(Compiled by Dennis B. Horne)
Between the north and south islands of New Zealand is a very rough body of water known as Cook Strait. Out of this rough water are many small and beautiful islands, one of which is D'Urville Island, where lived a large group of wonderful Maori people, mostly members of the Church. They comprised an excellent branch of the Church and lived the gospel well. All were related to one another and were mainly professional fishermen.
The missionaries were allowed to visit the island once a year during the Christmas holidays, but two of my companions and I were unable to go. Some months later, however, President Matthew Cowley gave me that opportunity, while he and I were on a trip to perform a rather distasteful duty [interviewing and disciplining a wayward missionary that had to be sent home]. When we had finished our work in the city of Wellington, both of us felt spiritually down. He said to me, "Let's go fishing!" I immediately agreed. I had never had the chance to go fishing as a young boy because of my bad headaches which came when least expected.
We left Wellington on the inter-island steamer that sailed between the north and south islands. The only way to get off the ship anywhere near D'Urville Island was to climb down a rope ladder lowered from the side of the ship at about two o'clock in the morning, when it was the calmest. This little maneuver didn't frighten me too much until the time to perform it approached.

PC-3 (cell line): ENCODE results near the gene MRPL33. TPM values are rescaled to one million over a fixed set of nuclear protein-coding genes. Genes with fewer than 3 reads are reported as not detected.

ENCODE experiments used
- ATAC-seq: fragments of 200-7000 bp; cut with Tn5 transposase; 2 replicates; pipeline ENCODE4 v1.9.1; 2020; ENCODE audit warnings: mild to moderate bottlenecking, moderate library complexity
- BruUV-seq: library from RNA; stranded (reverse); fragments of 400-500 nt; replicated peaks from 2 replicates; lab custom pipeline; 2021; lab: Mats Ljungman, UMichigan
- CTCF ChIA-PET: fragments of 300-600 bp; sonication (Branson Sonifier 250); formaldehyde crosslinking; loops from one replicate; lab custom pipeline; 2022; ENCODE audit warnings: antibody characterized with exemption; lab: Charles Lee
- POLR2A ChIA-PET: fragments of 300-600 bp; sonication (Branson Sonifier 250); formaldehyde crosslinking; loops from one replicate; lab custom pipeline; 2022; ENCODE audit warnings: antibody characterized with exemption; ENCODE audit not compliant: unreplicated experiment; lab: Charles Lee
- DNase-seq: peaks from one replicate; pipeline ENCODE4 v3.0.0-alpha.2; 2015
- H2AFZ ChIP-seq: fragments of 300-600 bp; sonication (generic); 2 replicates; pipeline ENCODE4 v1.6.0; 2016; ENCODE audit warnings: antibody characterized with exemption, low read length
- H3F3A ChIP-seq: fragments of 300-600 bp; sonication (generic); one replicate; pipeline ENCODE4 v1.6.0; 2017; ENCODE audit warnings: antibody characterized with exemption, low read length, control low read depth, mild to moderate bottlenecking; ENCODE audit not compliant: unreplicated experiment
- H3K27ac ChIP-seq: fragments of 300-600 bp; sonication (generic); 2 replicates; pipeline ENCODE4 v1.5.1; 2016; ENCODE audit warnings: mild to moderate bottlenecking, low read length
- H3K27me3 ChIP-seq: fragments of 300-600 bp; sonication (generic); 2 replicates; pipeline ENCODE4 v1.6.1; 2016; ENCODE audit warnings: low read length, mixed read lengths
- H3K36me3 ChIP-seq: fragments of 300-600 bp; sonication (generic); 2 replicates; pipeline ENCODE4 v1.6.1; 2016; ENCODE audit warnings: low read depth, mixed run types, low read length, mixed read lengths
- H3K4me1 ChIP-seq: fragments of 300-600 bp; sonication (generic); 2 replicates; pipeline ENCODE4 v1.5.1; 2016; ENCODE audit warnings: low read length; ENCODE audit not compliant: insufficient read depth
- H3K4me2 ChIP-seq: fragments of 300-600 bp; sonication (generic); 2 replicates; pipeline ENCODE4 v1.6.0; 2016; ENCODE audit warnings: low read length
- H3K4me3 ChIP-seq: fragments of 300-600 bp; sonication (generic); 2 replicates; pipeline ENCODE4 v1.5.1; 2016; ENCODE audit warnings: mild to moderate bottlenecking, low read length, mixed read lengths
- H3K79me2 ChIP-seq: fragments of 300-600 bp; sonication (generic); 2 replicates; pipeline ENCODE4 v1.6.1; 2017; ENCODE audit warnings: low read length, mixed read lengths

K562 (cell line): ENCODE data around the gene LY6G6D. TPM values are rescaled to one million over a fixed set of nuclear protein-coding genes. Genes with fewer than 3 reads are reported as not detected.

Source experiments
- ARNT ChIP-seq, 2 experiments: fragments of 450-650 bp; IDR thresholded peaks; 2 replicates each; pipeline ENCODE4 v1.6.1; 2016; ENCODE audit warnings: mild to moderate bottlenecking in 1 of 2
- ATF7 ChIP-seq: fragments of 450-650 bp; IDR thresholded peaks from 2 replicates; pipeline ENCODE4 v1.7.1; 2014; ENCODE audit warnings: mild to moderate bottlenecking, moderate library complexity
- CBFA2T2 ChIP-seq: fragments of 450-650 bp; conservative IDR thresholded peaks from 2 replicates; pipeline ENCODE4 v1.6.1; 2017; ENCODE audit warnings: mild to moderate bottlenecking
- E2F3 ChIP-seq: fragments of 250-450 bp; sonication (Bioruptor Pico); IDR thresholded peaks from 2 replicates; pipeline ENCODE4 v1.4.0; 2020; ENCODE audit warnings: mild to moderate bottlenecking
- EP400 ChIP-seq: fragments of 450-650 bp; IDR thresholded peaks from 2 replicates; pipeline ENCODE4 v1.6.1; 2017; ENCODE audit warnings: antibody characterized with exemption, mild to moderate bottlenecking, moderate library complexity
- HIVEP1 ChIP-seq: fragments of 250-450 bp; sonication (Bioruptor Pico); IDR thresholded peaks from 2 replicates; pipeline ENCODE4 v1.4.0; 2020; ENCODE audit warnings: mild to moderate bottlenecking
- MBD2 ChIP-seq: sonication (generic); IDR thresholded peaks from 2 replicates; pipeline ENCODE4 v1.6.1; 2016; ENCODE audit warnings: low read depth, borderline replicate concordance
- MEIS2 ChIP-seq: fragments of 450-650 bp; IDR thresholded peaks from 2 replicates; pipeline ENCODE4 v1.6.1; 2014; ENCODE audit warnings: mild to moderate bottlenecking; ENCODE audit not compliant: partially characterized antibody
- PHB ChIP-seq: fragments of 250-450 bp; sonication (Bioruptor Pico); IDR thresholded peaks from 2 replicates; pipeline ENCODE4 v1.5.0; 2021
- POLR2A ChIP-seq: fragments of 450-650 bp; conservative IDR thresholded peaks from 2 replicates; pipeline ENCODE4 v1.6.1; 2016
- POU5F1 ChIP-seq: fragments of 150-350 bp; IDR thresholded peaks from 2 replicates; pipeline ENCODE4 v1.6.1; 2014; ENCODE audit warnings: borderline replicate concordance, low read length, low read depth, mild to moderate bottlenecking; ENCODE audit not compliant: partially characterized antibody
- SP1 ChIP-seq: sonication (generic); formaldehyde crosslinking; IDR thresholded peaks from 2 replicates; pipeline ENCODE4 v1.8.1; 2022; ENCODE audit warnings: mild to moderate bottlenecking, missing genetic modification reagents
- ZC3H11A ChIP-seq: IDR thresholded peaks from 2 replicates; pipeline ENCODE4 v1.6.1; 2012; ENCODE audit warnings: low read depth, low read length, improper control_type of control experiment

It was a dark night with no moon and few stars. As the ship slowed down to stop, President Cowley and I could see off in the distance a little light bobbing up and down in the water. It was a lantern held by one of the Maori men who was rowing out to pick us up. As it got closer, we could tell that the water was very rough. Before long, we heard one of them shout for us to come down. The deck steward on the ship opened a gate in the railing and threw down the rope ladder. I looked down into the water that dark night, turned to President Cowley, and said, "You are the mission president. You go first." He looked down that rope ladder into the darkness of the night and said, "I am the mission president. You go first."
Fearfully, yet bravely, I started down the ladder of twenty or more rungs. Never in my life had I ever climbed a rope ladder more than two or three rungs long. The first and second steps were easy because I could still feel that I was near the side of the ship. But the farther down I went, the farther the ladder hung away from the side of the ship. After I had gone down about six steps, I felt very much alone and was hanging on for dear life, praying with each step. I think that in the darkness of that night, thousands of miles away from home, I learned how to pray all over again. I was frightened, but I hung on and slowly and carefully took it one step at a time. Finally a large Maori hand grabbed me by the ankle, and a voice assured me, "You've made it!" I managed to get into the rowboat and put on a raincoat to keep from getting wet. I sat down and relaxed, then looked up the long rope ladder to watch my wonderful mission president begin to climb down. I am sure he prayed just as hard as I did, and finally he made it into the boat. We were then with friends, feeling safe and secure.